Recently,Environmental Economics Research Groupfrom Institute of Blue and Green Development have published their new progress entitled “Critical Rare-Earth Elements Mismatch Global Wind-Power Ambitions” in One Earth from Cell Press.Shandong University is the leading organization of this study. Professor Li Jiashuo and PhD student Peng Kun are the co-first authors.Professor Zhang Ning and Professor Fen Kuishuang g are the co-corresponding authors.
In 2019, the United Nations called for more ambitious climate action to prevent catastrophic climate change. Decarbonizing our energy systems is one of the most important actions we can take. In response, many countries have developed ambitious plans to expand wind power. However, these ambitious goals cannot be achieved without the large deployment of high-performance onshore and offshore wind turbines, which heavily rely on critical minerals, particularly rare-earth elements (REs) (mainly neodymium [Nd], praseodymium[Pr], and dysprosium [Dy]), for the production of permanent magnet electric generators. Those REs are critical to the efficiency and market competitiveness of wind turbines, but they are relatively scarce and experiencing a vulnerable global supply chain when the whole world is relying on the production from only a few countries. Several initial investigations have attempted to address such conflicts to meet wind-power development targets in several countries. For instance, Fishman and Graedel (Nat. Sustain. 2019, 2, 332) found that there will be a shortage of Nd for the delivery of United States offshore wind-power targets even if the REs in retired turbines are well recycled. Such RE mineral constraints could be more severe for global wind expansion. Preliminary investigations have emerged in several system-wide studies focusing on the entire global energy system. However, there is a lack of dynamic, spatial, and technology-specific investigation of each region toward the designed wind-power roadmaps.
To fill these knowledge gaps, we carry out a comprehensive evaluation of whether the supply of REs can keep up with global wind-power pathways as required by different climate targets,in which specific factors from regional, technical and material perspectives are considered.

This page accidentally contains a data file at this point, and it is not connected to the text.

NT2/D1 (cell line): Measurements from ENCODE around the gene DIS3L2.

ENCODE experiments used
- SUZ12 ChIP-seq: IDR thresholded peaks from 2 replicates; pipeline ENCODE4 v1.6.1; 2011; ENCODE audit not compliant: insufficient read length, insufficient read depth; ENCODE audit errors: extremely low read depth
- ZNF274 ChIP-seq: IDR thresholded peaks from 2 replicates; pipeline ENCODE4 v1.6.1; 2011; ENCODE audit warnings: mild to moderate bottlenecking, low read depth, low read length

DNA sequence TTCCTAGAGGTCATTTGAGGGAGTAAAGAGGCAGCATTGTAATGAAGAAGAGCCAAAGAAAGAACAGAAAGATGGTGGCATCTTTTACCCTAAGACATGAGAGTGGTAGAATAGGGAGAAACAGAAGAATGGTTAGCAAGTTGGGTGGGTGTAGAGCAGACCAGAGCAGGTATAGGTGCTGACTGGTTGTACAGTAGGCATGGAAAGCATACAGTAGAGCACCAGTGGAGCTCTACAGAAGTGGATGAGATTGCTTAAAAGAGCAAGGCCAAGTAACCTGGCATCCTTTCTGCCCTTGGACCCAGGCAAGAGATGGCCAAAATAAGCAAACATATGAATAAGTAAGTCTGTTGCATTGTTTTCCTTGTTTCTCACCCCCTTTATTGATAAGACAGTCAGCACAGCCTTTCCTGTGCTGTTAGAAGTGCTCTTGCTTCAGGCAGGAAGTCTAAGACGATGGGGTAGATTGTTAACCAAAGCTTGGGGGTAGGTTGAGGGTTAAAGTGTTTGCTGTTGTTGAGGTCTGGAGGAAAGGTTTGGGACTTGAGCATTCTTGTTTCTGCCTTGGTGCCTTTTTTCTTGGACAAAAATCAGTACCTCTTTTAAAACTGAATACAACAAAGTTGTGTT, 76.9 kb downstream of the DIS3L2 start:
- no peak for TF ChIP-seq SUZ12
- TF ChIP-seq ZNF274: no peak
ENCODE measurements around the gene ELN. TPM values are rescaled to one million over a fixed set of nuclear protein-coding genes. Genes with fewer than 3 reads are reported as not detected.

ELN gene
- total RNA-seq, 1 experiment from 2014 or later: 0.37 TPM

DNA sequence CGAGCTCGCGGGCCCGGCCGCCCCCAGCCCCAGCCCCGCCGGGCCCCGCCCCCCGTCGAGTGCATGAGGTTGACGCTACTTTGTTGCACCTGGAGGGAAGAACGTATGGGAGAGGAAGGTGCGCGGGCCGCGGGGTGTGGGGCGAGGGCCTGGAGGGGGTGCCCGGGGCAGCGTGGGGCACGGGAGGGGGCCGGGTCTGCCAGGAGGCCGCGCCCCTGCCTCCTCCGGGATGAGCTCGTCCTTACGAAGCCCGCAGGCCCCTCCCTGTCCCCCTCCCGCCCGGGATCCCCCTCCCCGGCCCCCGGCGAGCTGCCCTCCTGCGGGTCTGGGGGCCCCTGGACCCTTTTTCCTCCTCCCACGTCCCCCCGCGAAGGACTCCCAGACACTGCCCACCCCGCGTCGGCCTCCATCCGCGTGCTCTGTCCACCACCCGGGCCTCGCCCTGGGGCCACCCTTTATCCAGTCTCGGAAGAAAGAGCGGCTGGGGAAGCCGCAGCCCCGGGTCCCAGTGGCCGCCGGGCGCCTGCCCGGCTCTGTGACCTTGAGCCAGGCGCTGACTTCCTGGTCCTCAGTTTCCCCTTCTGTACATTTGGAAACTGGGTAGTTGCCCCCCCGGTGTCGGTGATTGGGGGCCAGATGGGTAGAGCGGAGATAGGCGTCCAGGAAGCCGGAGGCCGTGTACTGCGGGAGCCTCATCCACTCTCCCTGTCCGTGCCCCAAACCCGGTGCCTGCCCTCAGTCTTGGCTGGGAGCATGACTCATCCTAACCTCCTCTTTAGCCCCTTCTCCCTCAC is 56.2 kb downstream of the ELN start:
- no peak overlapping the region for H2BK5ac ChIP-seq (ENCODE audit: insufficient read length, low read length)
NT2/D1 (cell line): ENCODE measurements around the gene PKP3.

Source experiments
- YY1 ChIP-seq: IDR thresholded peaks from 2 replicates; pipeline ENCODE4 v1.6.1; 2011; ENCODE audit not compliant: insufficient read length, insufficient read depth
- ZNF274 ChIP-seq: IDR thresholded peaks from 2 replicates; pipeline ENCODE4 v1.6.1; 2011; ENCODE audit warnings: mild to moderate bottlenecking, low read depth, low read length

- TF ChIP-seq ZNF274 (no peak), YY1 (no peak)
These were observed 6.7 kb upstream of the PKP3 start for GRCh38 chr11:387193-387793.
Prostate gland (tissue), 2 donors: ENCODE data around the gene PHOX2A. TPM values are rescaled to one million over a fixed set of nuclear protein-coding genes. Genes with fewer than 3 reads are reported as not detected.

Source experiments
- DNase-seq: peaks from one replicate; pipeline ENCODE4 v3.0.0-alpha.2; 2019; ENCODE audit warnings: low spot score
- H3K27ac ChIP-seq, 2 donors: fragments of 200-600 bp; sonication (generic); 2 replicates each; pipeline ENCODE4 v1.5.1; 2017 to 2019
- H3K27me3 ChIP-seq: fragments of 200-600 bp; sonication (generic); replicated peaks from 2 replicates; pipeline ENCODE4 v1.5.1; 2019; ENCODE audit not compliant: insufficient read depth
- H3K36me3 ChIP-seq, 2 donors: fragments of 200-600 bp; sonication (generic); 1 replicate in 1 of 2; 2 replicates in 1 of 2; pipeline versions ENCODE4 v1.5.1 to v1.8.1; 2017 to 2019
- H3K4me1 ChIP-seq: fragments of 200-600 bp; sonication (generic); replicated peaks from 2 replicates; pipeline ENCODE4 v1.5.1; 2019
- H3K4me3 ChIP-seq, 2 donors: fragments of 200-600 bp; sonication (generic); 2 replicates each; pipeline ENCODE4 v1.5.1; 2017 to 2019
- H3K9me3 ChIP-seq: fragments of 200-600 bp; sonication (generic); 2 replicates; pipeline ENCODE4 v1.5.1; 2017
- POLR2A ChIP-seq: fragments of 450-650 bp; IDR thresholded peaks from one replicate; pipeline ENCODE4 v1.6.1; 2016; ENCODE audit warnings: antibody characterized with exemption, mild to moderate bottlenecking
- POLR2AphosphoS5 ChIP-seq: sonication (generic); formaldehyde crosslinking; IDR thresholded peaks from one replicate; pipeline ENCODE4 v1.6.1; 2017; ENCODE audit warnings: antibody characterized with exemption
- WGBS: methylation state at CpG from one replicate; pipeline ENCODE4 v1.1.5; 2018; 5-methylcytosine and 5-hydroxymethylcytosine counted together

Figure 1. Global Cumulative Installed Capacity and RE Demand Associated with Wind-Power Development(A) Global cumulative installed capacity for the years 2015 and 2050 in the IEA New Policies Scenario (NPS), IEA 450 Scenario (450S), GWEC Moderate Scenario(MS), and GWEC Advanced Scenario (AS). (B–D) Global demand trend (total amount in every 5-year period) of (B) Nd, (C) Pr, and (D) Dy associated with wind-power scenarios.Note: The data about China under all scenarios only shows the installed capacity or REs demand of mainland China, excluding Chinese Hong Kong, Chinese Macau and Chinese Taiwan
Figure 2. Cumulative Demand and Decommissioning Flows of Nd, Pr, and Dy in Ten Regions during 2021–2050 Related to Regional Reserves of Nd, Pr, and Dy(A) Cumulative Nd requirement. (B) Nd demand, decommissioning amounts, and reserve. (C) Cumulative Pr requirement. (D) Pr demand, decommissioning amounts, and reserve. (E) Cumulative Dy requirement. (F) Dy demand, decommissioning amounts, and reserve.Note: The data about China under all scenarios only shows the installed capacity or REs demand of mainland China, excluding Chinese Hong Kong, Chinese Macau and Chinese Taiwan
Our results show that global cumulative demand for REs is estimated to be in the range of 459.7-902.4 Gg, including 339.7-668.0 Gg for Nd, 84.9-167.0 Gg for Pr, and 35.1-67.5 Gg for Dy (Figure 1). Compared with that in 2011-2015, the cumulative demand for REs in the global wind power industry will increase by 11-26 times in 2046-2050. Notably, the demand for REs is much higher than current REs production, implying the future potential shortage of REs to meet the ambitious wind-power-development goals without rapid expansion of the RE production capacity.
We also find that there are obvious regional differences in the demand for REs in the wind power industry (Figure 2). China’s demand for REs will be the largest (over one-third of the global total) under all four wind-power scenarios given its leading position in projected installation capacities. Nevertheless, China’s wind-power deployment could still face a RE shortage posed by its production quota given that the production capacity of REs in 2046–2050 must be expanded by 6–15 times their production level in 2011–2015 to meet its wind-power targets. As the second-largest consumer of REs related to wind power, OECD Europe has a limited amount of RE reserves and very low production capacity, making the region highly dependent on the import of REs (especially from China) and their related products for their wind-turbine production. Given that offshore wind technology is more reliant on REs, the wind-power pathway chosen by OECD Europe will face a higher risk of RE shortage. For each scenario, Eastern Europe’s demand for Nd, Pr, and Dy accounts for only 0.1% of their reserves. Thus, Eastern Europe might be able to become a potential source of REs to sustain global wind power development.
Material recycling and efficiency, production expansion, and technical innovation are promising for alleviating RE supply shortages in the long term. For example, over the next three decades, if all decommissioned REs are recycled and reused, 22.1%–25.9% of Nd demand, 22.1%–25.9% of Pr demand, and 31.8%–37.1% of Dy demand could be met (Figure 2). However, the existing global RE supply structure, along with the intensifying geopolitical and environmental constraints, could inhibit the rapid expansion of wind power, which calls for global cooperation to foster a sustainable and responsible RE supply chain.
Written by：Peng Kun
Edited by：Che Huiqing